By Brian Mullis
Senate Bill 954, sponsored by Senator Daniel Clodfelter (D-Mecklenburg), proposes entangling North Carolina in an interstate compact that instructs the state’s presidential electors to vote for the candidate that wins a plurality of the national popular vote. This proposal has been introduced nationally, and to date only Maryland has joined the compact.1 Currently, our state’s presidential electors are assigned by unit rule to the candidate that garners a plurality of the vote in North Carolina. This procedure ensures the presidential candidate chosen by the most North Carolinians receives the state’s presidential electors, thus ensuring North Carolina’s choice for the presidency is represented. The interstate compact will result in the cessation of North Carolina’s right to participate in the election of the president through the Electoral College, and the majority of our state’s voters will have their influence undermined by the emergence of a metropolitan focus in presidential campaigns.
The Interstate Compact is bad for North Carolinians
The interstate compact will result in a heightened focus by presidential campaigns on the largest mass media markets of America, places where campaign messages are able to be spread most efficiently. Following the enactment of the interstate compact, the mass media markets of Charlotte, Raleigh-Durham, and the Triad (nationally ranked 26th, 29th, and 47th, respectively) will be the focus of presidential campaigns in our state.2 As there are a significant number of mass media markets across the country that are larger than these three, there is no guarantee that presidential campaigns will become more prevalent in our state after adoption of the interstate compact, and the exclusion of suburban and rural residents from campaign focuses is certain. Furthermore, awarding the presidency on the basis of the national popular vote does nothing to force candidates to conduct national campaigns (evidenced by the 2000 presidential election). The focus of campaigns will shift from those “battleground” states to be replaced by the largest mass media markets across the country. As such, the interstate compact surrenders the will of North Carolinians to the largest metropolitan areas of America without any benefit to the citizens of North Carolina.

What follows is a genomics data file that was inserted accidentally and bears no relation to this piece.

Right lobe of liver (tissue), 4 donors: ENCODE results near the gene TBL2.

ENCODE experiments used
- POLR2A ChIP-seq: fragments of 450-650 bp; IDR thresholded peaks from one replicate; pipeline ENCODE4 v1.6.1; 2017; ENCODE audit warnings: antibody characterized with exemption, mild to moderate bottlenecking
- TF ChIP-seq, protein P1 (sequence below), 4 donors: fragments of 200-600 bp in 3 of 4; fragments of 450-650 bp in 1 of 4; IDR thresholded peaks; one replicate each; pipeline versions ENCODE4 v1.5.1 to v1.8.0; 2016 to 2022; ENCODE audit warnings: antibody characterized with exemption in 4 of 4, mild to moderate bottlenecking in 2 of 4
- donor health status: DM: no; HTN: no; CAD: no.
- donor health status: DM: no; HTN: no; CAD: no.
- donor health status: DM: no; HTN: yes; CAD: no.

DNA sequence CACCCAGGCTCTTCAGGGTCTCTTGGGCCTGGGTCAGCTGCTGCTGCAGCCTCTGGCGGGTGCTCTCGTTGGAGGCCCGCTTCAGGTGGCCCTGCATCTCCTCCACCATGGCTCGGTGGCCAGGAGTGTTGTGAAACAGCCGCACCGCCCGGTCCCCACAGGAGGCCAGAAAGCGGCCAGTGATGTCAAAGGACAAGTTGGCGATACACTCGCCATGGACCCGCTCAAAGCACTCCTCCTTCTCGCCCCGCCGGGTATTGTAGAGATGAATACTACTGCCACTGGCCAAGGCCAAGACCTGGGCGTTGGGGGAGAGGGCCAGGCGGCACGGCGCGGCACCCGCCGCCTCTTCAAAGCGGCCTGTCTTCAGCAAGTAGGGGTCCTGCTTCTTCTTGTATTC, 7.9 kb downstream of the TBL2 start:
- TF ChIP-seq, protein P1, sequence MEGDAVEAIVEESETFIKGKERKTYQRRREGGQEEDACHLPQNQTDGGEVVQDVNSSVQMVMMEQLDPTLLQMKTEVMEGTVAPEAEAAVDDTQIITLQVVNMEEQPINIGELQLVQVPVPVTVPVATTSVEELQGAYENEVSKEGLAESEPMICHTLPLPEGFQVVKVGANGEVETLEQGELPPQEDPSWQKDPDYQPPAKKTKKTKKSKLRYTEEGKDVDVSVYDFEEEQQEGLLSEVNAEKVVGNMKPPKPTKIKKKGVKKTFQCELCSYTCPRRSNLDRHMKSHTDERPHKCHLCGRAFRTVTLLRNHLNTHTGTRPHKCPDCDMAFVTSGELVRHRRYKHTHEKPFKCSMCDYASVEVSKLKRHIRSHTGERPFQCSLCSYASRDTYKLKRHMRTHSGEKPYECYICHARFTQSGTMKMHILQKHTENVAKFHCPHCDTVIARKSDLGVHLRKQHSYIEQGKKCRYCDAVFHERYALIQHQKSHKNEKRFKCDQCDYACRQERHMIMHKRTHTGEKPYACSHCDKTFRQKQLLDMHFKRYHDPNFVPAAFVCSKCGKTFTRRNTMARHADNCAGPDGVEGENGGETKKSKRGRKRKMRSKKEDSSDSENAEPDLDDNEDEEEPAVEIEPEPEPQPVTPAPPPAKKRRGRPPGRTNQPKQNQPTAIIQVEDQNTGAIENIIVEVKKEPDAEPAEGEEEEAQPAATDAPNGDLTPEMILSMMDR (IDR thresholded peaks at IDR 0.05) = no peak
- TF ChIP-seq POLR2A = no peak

The Compact’s Results: Urban vs. Rural
- 85 percent of North Carolina counties are considered rural.3
- The preferred means by which political campaigns interact with voters is through television and radio. The interstate compact removes the need for candidates to gain plurality support in a number of different states, across disparate interests and issues, by creating presidential campaigns focused on the most important media markets in America.
- In order for campaigns to minimize their costs when attracting voters, the largest media markets will become the chosen avenues for campaigns to use when spreading their messages. As a result, less money will be spent on the voters and issues that constitute rural America because it is more costly for campaigns to solicit those individuals.